The Delta variant very likely exacerbated the COVID-19 situation in India during the second wave in April-June 2021, with sub-variants and easing of lockdowns sustaining a risk of an increase in infections again after July.

The Delta variant accounted for the highest number of COVID-19 cases during India's second wave, which lasted from mid-April to mid-June. At its peak on 6 May, India recorded over 414,000 COVID-19 cases, the highest single-day tally globally. The impact of the second wave was compounded by India's fragile healthcare system, with widespread shortages of oxygen support, hospital beds, medical supplies, and testing capacity, as reported in the national media. This portends similar risks in other countries with weak healthcare systems, as now seen in sub-Saharan Africa. Despite the humanitarian toll, Indian Prime Minister Narendra Modi's government will very likely remain stable, without requiring cabinet or administrative-level resignations. His foreign policy agenda, however, particularly as it relates to vaccine diplomacy (officially called Vaccine Maitri), has been halted since April given the need to prioritize domestic inoculation. A ban on vaccine exports by the Serum Institute of India - likely until the end of 2021 - has destabilized the COVID-19 Vaccines Global Access (COVAX) initiative, directed by the Gavi vaccine alliance, delaying domestic inoculation plans in African, Latin American, Middle Eastern, and Southeast Asian countries.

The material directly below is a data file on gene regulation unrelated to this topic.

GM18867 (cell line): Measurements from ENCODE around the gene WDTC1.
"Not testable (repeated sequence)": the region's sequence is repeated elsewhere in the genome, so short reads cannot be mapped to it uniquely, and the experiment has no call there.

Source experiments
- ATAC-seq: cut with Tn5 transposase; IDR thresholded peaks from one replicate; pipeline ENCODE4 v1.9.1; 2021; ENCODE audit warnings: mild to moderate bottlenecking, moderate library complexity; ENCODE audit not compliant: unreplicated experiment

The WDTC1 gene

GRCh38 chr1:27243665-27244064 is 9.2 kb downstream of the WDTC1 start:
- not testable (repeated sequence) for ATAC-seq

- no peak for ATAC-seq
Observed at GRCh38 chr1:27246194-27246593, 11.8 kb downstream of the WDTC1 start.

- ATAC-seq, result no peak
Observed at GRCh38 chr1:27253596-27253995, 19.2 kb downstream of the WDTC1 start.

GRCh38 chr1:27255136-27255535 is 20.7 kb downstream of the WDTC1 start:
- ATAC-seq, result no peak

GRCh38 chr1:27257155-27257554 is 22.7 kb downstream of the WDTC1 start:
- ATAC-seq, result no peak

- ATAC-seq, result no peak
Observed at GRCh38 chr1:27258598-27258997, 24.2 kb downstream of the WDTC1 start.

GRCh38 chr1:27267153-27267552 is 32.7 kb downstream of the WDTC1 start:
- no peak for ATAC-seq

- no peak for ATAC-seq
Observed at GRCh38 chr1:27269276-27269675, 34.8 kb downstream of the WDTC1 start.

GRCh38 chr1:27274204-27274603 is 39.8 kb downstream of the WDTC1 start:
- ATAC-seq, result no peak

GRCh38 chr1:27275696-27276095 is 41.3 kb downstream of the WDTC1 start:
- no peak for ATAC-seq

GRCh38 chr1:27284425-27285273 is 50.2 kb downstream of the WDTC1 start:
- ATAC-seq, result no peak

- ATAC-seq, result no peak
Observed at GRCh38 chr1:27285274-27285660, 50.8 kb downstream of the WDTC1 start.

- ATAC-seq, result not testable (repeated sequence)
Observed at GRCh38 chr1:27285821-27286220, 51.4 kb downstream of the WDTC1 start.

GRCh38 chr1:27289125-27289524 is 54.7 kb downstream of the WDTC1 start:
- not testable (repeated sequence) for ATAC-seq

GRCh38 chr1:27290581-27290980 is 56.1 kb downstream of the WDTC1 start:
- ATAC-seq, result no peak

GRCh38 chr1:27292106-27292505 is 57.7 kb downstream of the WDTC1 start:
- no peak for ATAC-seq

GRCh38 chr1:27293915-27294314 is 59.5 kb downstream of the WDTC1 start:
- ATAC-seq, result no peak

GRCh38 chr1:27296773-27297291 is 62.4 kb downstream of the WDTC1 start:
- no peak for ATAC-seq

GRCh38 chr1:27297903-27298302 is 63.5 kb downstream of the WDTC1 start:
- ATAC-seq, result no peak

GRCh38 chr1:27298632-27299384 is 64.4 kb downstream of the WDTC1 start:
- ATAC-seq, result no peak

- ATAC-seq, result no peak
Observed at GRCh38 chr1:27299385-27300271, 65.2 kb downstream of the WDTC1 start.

The Delta variant is likely to exacerbate growing numbers of COVID-19 infections across sub-Saharan Africa.